New rhino arrives at the zoo

48 hours after the transfer of Renette (our female white rhino born in 2012) to Schmiding Zoo in Austria, a female of the same age named Nala travelled in the opposite direction. This exchange is part of a recommendation from the white rhino European Breeding Program that manages slightly more than 300 individuals distributed in 78 zoological institutions.


Our rhino group now includes one male (Christian), our old female Noelle (with low breeding potential considering her advanced age) and Nala.

Nala’s unload went without any difficulty even if she had to step outside the crate backwards because the swing doors didn’t allow to go out from the front. The tension between the two females (who have adjoining indoor facilities) was palpable when Nala entered the building for the first time but very quickly the excitement settled down and the first positive contacts were observed after only a few minutes.



The situation of rhinos in the wild is alarming. These last few years, poaching has dramatically increased: 1,338 animals were killed across Africa in 2015, the highest number in two decades. South Africa, who has the largest population of rhinos and the highest rhino poaching level, remains the first country source of the illegal horn trade. These horns are sent to Asia where they are used for their so-called medicinal properties and for making luxury products. Considerable resources are now deployed to try stopping this unprecedented crisis that jeopardizes conservation efforts undertaken over the past twenty years: anti-poaching patrols, translocations, dehorning, law enforcement and tougher penalties against poachers, community conservation and environmental education programs… By funding the protection of wild rhinos and by ensuring the sustainability of rhino populations under their care, zoos play a major role in rhinos long-term conservation.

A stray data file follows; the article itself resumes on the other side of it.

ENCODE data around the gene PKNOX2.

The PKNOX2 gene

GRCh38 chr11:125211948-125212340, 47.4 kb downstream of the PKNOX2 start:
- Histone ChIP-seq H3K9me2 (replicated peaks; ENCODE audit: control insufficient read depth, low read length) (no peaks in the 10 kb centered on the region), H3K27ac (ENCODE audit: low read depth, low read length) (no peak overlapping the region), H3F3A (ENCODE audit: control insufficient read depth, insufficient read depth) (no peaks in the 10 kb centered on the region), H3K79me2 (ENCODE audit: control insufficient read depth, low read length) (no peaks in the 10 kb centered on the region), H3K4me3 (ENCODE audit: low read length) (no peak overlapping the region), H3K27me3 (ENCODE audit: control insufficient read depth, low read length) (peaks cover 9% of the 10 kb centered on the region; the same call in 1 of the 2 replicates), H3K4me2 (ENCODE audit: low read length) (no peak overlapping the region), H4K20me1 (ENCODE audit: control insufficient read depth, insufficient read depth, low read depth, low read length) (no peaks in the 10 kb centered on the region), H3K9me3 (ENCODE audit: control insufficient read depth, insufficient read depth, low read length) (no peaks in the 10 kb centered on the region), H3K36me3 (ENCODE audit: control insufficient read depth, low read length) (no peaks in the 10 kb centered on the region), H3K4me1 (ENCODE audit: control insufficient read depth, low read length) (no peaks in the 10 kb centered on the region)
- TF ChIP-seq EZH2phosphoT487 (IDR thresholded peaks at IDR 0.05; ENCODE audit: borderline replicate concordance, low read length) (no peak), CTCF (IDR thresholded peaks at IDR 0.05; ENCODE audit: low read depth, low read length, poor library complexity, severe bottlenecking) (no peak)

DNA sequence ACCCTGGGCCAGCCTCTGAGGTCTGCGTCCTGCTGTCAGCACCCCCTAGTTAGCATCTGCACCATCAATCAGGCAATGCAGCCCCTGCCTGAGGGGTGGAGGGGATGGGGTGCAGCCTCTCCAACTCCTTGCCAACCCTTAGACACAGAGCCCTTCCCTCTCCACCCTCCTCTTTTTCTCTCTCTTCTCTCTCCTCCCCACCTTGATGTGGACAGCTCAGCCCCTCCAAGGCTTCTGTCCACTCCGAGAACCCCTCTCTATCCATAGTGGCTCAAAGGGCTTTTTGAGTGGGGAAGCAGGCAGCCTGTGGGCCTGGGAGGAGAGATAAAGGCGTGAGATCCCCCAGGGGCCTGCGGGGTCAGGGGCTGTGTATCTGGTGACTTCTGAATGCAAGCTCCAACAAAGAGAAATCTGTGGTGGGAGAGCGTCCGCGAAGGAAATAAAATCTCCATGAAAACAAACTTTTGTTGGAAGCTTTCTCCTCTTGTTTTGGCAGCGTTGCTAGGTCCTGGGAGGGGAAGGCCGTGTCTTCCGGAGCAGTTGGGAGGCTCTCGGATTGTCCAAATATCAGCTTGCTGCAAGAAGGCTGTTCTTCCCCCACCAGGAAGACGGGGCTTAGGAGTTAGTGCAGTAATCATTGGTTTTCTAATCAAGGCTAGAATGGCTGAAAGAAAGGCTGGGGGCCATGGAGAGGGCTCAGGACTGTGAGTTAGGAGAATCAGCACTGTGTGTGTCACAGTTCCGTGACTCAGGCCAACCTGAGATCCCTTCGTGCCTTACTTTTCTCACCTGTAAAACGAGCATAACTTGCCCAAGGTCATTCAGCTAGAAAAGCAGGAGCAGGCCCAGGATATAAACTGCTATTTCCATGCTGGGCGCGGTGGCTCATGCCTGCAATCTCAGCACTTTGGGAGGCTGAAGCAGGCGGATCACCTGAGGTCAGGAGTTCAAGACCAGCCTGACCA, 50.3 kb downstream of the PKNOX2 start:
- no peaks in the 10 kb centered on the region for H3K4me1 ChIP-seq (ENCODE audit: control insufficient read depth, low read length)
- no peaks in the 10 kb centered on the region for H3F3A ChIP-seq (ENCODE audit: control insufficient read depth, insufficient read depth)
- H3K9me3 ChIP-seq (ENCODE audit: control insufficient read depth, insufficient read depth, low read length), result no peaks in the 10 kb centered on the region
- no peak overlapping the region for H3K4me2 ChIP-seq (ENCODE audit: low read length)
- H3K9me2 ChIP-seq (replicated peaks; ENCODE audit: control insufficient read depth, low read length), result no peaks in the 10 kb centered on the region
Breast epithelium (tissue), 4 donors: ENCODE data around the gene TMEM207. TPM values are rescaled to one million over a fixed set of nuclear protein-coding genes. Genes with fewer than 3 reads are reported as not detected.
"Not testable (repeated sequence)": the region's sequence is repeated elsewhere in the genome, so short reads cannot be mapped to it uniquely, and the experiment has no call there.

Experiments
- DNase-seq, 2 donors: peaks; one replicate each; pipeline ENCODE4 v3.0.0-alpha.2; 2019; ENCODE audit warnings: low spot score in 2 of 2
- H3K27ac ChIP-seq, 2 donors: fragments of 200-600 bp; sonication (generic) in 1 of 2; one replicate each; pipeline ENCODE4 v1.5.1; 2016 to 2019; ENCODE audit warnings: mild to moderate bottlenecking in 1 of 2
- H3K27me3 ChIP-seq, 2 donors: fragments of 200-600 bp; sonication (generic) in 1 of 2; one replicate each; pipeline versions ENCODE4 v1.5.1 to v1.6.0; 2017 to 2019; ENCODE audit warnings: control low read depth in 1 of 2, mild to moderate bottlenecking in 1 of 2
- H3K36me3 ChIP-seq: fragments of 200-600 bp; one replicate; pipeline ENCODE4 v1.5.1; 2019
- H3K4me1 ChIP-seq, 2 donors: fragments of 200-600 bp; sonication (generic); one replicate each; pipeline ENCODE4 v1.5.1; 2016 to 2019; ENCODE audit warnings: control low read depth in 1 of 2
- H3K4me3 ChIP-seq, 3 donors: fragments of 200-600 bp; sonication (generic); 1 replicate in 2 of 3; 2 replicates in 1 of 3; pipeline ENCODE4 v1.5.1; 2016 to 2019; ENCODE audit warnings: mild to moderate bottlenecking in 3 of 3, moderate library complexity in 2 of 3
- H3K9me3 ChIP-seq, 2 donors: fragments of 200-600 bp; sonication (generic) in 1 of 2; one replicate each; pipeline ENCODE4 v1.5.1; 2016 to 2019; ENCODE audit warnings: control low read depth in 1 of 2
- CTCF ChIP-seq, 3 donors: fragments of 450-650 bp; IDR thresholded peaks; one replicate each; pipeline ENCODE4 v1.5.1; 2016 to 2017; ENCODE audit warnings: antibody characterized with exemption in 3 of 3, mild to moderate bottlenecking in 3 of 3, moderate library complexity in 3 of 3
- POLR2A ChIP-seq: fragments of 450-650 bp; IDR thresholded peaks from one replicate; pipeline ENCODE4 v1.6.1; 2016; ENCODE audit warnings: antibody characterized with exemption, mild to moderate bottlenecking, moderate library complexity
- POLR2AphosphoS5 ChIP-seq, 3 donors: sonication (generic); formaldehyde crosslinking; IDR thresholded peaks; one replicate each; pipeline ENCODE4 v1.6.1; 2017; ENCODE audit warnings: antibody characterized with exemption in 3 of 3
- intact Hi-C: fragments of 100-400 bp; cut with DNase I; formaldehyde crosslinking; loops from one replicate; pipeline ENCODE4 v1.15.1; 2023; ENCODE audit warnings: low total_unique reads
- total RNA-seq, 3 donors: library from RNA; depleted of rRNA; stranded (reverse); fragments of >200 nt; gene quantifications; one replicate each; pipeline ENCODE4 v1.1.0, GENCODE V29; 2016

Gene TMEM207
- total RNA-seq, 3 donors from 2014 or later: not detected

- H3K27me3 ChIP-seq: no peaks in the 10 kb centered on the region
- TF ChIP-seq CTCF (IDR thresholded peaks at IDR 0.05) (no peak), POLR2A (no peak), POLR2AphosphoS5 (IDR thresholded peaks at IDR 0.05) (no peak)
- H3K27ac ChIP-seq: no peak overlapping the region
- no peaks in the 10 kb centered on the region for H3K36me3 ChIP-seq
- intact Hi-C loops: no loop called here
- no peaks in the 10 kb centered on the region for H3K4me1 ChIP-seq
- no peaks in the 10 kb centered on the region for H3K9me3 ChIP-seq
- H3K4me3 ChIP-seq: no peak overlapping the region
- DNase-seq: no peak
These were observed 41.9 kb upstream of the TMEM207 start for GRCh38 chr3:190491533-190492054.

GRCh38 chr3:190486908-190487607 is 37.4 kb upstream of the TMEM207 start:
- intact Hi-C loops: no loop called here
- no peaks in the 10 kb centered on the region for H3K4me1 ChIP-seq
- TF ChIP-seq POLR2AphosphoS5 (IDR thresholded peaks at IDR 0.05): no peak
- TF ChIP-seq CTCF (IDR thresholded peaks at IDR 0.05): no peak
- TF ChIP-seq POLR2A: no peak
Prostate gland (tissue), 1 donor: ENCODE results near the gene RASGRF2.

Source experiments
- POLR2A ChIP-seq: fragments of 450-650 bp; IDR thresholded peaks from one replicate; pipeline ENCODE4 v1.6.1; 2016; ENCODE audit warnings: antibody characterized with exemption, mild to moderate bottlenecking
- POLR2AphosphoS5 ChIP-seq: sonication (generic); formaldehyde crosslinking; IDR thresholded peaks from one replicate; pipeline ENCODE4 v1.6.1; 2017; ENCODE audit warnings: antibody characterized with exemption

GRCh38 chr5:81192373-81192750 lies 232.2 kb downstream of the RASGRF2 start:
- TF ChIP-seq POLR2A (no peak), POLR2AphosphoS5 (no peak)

Before being introduced to her two new counterparts and hopefully putting again La Palmyre Zoo’s rhinos in a breeding situation, Nala must first become familiar with the outdoor enclosure and other species (zebra and oryx) mixed in it. As rhinos are usually aggressive during introductions, we will therefore proceed very gradually in the coming weeks.
 
F. Perroux